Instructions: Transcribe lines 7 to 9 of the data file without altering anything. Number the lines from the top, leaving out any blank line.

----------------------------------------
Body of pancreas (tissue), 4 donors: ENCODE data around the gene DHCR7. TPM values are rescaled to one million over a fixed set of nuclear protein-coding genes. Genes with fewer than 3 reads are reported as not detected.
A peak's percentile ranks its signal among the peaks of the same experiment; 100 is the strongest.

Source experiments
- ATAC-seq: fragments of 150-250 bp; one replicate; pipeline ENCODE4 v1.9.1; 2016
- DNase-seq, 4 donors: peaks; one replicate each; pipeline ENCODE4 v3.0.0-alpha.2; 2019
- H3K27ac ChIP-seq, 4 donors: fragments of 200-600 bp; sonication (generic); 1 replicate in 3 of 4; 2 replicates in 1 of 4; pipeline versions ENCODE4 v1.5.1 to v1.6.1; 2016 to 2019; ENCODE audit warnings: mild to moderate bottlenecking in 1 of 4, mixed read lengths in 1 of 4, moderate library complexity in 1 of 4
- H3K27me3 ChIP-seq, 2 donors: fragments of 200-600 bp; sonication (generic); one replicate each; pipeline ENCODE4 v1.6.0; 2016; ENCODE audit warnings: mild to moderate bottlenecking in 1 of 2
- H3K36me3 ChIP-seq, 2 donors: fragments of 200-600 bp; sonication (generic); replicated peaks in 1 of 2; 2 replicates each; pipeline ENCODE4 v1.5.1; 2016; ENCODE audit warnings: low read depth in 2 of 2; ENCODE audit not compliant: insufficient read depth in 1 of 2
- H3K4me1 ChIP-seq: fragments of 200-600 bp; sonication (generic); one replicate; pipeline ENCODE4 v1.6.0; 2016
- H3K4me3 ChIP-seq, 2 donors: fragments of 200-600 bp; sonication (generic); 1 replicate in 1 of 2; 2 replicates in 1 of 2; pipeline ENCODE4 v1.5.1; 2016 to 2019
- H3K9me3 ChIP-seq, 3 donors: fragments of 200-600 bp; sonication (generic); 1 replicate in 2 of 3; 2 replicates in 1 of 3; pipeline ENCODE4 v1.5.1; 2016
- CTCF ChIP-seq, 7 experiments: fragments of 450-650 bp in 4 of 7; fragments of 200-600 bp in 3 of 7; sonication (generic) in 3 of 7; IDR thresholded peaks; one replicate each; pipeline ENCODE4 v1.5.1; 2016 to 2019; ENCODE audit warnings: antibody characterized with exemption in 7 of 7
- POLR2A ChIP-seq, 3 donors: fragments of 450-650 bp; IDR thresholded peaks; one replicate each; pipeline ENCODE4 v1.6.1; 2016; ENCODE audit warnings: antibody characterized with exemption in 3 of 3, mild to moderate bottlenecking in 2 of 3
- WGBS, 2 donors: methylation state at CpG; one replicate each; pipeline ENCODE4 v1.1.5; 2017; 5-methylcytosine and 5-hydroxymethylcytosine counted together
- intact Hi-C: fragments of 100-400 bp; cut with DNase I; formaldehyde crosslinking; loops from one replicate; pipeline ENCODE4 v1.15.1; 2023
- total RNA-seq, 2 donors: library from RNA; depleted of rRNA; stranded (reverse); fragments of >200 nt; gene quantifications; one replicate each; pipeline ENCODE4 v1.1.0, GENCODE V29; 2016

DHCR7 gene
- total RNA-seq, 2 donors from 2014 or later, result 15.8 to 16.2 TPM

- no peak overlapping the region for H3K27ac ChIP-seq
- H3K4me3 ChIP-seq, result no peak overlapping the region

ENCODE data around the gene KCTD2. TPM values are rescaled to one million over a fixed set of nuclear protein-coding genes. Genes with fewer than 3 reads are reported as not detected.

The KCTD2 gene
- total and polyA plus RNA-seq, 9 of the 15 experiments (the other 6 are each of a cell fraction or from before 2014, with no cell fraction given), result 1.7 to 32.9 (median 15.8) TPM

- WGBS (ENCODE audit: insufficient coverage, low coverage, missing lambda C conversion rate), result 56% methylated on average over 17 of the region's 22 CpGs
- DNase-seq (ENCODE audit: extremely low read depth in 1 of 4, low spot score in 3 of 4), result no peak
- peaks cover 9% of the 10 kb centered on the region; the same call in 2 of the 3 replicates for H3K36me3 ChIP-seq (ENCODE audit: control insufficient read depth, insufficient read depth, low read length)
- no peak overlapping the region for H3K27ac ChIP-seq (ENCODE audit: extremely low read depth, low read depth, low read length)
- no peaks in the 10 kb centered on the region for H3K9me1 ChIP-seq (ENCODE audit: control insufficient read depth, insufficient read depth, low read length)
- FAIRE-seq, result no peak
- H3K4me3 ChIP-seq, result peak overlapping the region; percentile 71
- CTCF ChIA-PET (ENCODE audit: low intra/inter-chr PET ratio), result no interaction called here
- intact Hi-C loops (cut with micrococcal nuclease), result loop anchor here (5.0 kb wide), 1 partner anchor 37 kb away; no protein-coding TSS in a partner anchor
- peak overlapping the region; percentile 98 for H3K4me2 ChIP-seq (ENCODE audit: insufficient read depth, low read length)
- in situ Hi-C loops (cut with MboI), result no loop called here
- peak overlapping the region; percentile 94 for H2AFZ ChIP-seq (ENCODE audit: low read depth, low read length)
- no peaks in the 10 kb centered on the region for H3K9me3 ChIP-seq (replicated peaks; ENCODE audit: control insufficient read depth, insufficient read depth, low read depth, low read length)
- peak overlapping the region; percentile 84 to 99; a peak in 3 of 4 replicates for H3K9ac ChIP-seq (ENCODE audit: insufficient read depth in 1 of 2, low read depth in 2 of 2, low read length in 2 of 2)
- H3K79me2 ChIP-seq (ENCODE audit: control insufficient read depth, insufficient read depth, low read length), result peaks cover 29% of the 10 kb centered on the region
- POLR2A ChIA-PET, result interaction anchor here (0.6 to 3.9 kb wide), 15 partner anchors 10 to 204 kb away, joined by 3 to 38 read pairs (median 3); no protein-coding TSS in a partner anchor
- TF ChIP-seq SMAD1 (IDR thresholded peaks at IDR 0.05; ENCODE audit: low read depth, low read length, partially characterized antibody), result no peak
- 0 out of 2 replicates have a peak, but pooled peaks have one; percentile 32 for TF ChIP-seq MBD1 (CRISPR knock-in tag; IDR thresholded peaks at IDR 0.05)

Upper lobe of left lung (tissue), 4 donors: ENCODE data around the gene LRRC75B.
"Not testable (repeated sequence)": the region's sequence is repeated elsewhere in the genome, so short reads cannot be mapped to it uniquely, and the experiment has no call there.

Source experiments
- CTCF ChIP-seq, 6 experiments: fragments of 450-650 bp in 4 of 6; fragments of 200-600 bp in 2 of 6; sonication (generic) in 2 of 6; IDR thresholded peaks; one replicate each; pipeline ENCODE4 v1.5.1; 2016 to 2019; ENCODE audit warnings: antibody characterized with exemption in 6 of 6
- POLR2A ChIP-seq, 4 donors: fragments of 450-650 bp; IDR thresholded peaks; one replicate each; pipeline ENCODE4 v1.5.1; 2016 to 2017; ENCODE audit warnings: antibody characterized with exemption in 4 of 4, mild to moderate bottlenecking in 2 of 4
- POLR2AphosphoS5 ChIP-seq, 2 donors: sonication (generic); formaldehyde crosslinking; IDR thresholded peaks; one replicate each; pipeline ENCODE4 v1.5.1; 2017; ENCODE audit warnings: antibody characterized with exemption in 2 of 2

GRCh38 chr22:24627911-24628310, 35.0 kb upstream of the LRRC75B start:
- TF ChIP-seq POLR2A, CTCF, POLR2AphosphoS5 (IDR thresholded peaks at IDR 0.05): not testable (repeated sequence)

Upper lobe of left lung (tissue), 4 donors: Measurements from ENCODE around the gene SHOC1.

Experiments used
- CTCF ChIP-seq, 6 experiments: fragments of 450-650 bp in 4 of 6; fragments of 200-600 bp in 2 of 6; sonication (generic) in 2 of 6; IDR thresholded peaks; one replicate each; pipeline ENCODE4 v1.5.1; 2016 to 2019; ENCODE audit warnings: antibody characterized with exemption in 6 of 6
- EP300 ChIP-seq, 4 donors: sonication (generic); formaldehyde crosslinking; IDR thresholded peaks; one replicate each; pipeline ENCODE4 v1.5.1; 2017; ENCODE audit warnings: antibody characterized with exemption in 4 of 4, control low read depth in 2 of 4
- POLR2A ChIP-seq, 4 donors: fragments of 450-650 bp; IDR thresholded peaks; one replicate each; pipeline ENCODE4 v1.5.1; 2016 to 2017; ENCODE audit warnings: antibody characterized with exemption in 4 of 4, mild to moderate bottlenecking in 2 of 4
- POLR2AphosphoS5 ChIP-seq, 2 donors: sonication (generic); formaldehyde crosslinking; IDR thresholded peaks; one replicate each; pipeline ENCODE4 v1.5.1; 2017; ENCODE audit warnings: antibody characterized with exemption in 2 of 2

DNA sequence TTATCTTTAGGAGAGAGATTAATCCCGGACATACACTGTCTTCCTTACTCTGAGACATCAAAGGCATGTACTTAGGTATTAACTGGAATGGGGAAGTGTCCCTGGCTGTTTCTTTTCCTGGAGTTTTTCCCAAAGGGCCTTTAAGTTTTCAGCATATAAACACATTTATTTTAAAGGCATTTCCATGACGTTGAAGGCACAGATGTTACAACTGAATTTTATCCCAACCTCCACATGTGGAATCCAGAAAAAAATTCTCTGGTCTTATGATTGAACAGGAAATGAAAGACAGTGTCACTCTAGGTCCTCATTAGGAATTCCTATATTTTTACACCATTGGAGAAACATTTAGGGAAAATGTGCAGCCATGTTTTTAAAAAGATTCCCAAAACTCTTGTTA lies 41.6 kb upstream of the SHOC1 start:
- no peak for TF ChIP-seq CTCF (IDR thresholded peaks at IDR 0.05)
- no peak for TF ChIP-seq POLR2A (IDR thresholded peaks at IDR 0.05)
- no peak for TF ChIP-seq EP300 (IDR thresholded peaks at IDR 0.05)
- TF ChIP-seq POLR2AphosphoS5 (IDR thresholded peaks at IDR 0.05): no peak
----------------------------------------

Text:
- H3K27me3 ChIP-seq, 2 donors: fragments of 200-600 bp; sonication (generic); one replicate each; pipeline ENCODE4 v1.6.0; 2016; ENCODE audit warnings: mild to moderate bottlenecking in 1 of 2
- H3K36me3 ChIP-seq, 2 donors: fragments of 200-600 bp; sonication (generic); replicated peaks in 1 of 2; 2 replicates each; pipeline ENCODE4 v1.5.1; 2016; ENCODE audit warnings: low read depth in 2 of 2; ENCODE audit not compliant: insufficient read depth in 1 of 2
- H3K4me1 ChIP-seq: fragments of 200-600 bp; sonication (generic); one replicate; pipeline ENCODE4 v1.6.0; 2016